Filed under: Uncategorized — ronrosenbaumwriter @ 5:55 am

Okay I’m going to skip much set up on the love triangle: Charlie Fortnum, the sad, slightly ridiculous, foolishly romantic character always destined for heartbreak in Greene’s novels, the Honorary Consul of the title, has bought the freedom of a twenty year old girl from the brothel where she worked and seems to have married her for love. Clara of course has survived the brothel with a radiant, spiritual, if not carnal, innnocence and an instinctual wisdom as well. The usual Greene heroine. He once wrote, I forget in which novel, that the ultimate seductiveness in a woman was goodness. Goodness is hot!

Anyway, the narrator Dr. Plarr is called in to treat her at Fortnum’s mate estate (yay, mate!), remembers Clara from having seen her at the brothel and…what? Falls in love? Not exactly. Here’s how Greene puts it: “..he wondered, if a man is too rational to fall in love, that he may have been reserved for a worse fate, to fall into an obsession.”

Is this a distinction without a difference? Is there any romantic love that is not obsessive and can still call itself love? I guess that’s why I still like Greene because he makes you think about such questions.

October 24, 2008

Blogging Graham Greene

Filed under: Uncategorized — ronrosenbaumwriter @ 1:11 pm

I’m going to try an experiment. Blogging a book as I read it. I’ve chosen a novel. Dealing with racists-in-denial is deeply depressing and makes one long for a fictional world where such sad, self deluding cases are far away. Although eventually I’m going to compile the best and most clueless examples to try to see if we can learn anything about their psychology. (I think it’s their bitterness that they were not born as intelligent as Obama which makes them aware of the possibillity that there is something “inferior” about them. As they illustrate with their often astonihsingly un self-aware comments).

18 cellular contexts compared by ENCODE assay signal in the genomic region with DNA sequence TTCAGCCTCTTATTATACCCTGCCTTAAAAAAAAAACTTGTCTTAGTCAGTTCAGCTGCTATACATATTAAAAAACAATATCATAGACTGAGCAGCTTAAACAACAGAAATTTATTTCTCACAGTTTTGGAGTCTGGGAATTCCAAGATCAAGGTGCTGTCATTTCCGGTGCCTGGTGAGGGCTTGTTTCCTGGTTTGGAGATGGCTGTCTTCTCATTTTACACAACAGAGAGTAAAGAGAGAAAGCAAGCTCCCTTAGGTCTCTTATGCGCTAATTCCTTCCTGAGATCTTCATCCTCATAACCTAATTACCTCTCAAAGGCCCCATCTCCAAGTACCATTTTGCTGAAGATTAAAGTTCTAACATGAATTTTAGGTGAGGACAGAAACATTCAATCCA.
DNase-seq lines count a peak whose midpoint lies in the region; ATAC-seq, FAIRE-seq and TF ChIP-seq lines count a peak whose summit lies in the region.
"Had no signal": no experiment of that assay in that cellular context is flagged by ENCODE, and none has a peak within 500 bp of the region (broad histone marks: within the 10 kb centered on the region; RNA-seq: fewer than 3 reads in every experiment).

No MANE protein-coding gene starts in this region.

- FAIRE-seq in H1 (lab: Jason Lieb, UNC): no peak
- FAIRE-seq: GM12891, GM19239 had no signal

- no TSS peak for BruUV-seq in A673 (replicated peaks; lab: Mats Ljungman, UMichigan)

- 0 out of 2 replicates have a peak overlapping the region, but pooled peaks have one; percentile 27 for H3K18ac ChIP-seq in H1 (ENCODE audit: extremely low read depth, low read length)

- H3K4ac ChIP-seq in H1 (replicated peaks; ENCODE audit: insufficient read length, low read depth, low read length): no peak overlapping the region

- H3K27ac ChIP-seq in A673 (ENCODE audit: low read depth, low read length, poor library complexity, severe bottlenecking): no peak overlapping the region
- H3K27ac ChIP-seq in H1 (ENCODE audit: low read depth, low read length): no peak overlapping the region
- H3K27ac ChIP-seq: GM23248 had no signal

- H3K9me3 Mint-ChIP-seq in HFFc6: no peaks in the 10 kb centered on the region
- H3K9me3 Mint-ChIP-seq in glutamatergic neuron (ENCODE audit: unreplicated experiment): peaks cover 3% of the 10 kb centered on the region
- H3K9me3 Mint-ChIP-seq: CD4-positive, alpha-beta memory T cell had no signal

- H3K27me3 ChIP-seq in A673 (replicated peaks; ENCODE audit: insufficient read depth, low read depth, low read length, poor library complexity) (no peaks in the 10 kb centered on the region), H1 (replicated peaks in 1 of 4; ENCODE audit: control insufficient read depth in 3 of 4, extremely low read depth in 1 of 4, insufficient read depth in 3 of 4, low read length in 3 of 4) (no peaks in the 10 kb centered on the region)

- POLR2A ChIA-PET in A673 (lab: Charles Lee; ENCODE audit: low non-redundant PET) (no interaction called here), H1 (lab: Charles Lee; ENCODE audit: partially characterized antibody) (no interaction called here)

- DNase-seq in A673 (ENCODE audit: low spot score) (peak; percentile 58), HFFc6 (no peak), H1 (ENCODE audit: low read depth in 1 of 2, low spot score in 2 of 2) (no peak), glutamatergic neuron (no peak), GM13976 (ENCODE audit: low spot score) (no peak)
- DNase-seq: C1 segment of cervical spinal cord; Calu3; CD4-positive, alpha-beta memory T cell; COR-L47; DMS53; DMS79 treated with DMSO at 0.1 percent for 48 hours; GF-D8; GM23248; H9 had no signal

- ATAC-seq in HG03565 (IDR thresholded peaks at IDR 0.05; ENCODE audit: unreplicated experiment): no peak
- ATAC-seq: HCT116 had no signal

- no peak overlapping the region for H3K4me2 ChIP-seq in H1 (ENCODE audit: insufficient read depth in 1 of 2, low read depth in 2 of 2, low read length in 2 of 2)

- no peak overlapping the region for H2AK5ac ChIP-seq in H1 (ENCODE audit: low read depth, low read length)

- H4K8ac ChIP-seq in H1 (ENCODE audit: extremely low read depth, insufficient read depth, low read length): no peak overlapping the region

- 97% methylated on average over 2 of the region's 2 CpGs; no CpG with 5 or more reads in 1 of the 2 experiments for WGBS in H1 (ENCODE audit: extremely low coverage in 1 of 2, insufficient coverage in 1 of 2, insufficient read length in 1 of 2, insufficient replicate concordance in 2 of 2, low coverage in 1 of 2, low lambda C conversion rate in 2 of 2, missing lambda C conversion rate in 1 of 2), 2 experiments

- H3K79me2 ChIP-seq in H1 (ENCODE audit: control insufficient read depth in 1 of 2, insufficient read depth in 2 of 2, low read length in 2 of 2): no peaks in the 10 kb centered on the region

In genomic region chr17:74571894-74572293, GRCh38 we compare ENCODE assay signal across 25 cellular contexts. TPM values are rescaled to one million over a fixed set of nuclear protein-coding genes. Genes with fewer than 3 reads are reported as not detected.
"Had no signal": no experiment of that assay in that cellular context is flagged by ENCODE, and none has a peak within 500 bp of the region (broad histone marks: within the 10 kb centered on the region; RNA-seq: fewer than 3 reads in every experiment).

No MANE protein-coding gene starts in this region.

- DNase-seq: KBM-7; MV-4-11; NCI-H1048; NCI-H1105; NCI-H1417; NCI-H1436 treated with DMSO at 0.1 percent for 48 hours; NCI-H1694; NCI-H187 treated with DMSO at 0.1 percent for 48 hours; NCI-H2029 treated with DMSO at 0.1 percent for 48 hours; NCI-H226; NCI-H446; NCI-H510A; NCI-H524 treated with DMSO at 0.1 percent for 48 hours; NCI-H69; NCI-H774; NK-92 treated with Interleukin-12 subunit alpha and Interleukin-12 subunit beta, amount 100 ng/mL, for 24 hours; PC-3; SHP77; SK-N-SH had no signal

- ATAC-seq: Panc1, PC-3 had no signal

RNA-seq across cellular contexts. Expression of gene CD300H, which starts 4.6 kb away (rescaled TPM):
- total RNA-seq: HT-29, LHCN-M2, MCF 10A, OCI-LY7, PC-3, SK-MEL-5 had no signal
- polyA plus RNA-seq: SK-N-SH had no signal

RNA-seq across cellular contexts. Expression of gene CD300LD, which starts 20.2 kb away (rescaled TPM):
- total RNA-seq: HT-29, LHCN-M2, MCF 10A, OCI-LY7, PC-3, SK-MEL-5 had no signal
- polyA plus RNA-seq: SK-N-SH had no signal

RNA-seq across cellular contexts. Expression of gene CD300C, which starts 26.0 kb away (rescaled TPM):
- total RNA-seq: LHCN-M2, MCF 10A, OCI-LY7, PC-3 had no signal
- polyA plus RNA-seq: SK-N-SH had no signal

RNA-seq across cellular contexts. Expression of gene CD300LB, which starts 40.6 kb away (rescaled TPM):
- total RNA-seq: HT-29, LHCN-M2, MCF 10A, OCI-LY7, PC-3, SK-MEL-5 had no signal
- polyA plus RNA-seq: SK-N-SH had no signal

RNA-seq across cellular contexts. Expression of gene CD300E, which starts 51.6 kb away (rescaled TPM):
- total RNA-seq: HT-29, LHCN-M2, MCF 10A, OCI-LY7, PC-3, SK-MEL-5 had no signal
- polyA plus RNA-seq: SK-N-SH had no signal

So let us turn to the novel, Graham Greene’s 1973 The Honorary Consul, I’ve re read some of Greene’s novels, particulary The Human Factor, The Quiet American and The Heart of the Matter so often that I picked this one up thinking I’d be re-reading it, but in fact it was the first time.

It was incredibly exciting since there’s something about Greene that alway gets to me. Some literati consider him, what, too emotional, too obviously “thematic”, too direct, old-fashioned in exploring the struggles of sin, guilt and redemption. Greene’s Unholy Trinity. But I like him for that. Especially the guilt.

This one takes place in Green’s Latin America in a nation bordering on Paraguay where the narrator’s father has been “disapeared” for revolutionary activities.

Greene is so great with brilliantly subtle downbeat minor charcters, and quickly Dr. Plarr’s three friends the dissoute Dr. Humphries, the verbose eogtistical notelist Saveeda, and finally-well he’s not minor–the Honorary consul Charlie Fortnum. I could hang out listening to the exquisitely wrought tragicomedy of their lives forever, it’s a novelists’ gift he’s not always given credit for.

But–a little too fast for me–Greene introduces a plot–a revolutioalry kidnaping and the taking of Charlie Fotnum hostage by mistake, and then–oh no!–one of the revoutionaries turns out to be one of Greene’s tormented priests, and it’s getting a ltitle too obviously Greenish.

But then comes the love interest and I’m totally into it again.

Before going further let me raise one question: I can’t quite figure out:Greene’s attitude toward Borges.

it’s almost odd to think of htem as contemorarieies, they’re so different, Borges so deliciously meta about everything. And yet here is how Greene’s Dr. Plarr describes why he likes Borges: